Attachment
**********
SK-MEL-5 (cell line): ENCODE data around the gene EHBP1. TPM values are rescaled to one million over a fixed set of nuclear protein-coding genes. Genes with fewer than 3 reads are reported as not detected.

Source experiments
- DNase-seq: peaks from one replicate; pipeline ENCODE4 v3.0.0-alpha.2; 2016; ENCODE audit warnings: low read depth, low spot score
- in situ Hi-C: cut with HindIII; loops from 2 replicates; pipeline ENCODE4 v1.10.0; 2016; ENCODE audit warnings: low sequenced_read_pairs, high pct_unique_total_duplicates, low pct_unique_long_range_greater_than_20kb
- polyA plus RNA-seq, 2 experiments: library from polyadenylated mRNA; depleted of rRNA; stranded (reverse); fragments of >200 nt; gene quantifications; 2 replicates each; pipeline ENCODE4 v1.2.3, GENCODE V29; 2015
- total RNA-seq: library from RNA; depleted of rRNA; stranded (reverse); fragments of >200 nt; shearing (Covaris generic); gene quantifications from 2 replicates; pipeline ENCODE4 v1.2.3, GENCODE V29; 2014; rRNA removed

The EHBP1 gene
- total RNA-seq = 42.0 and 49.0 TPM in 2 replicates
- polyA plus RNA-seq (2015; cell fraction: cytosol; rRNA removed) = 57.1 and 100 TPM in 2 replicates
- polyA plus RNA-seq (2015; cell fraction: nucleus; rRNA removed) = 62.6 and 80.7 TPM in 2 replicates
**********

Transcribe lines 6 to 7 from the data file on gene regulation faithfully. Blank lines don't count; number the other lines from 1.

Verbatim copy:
- total RNA-seq: library from RNA; depleted of rRNA; stranded (reverse); fragments of >200 nt; shearing (Covaris generic); gene quantifications from 2 replicates; pipeline ENCODE4 v1.2.3, GENCODE V29; 2014; rRNA removed

The EHBP1 gene